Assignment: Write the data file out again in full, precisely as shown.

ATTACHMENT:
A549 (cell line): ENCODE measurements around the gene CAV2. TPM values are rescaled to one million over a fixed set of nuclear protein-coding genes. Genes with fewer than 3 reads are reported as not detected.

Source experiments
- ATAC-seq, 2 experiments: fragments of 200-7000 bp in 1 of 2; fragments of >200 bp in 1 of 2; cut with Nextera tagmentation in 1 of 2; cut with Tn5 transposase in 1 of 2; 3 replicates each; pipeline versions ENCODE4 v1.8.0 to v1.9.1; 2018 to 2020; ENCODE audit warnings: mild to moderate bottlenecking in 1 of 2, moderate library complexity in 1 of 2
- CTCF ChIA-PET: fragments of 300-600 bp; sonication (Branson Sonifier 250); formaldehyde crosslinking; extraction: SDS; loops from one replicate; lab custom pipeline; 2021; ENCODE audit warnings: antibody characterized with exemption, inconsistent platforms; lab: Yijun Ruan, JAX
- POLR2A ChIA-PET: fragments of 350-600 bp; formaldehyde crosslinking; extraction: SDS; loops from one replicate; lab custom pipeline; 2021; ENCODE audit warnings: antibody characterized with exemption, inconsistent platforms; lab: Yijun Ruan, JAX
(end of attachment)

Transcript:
A549 (cell line): ENCODE measurements around the gene CAV2. TPM values are rescaled to one million over a fixed set of nuclear protein-coding genes. Genes with fewer than 3 reads are reported as not detected.

Source experiments
- ATAC-seq, 2 experiments: fragments of 200-7000 bp in 1 of 2; fragments of >200 bp in 1 of 2; cut with Nextera tagmentation in 1 of 2; cut with Tn5 transposase in 1 of 2; 3 replicates each; pipeline versions ENCODE4 v1.8.0 to v1.9.1; 2018 to 2020; ENCODE audit warnings: mild to moderate bottlenecking in 1 of 2, moderate library complexity in 1 of 2
- CTCF ChIA-PET: fragments of 300-600 bp; sonication (Branson Sonifier 250); formaldehyde crosslinking; extraction: SDS; loops from one replicate; lab custom pipeline; 2021; ENCODE audit warnings: antibody characterized with exemption, inconsistent platforms; lab: Yijun Ruan, JAX
- POLR2A ChIA-PET: fragments of 350-600 bp; formaldehyde crosslinking; extraction: SDS; loops from one replicate; lab custom pipeline; 2021; ENCODE audit warnings: antibody characterized with exemption, inconsistent platforms; lab: Yijun Ruan, JAX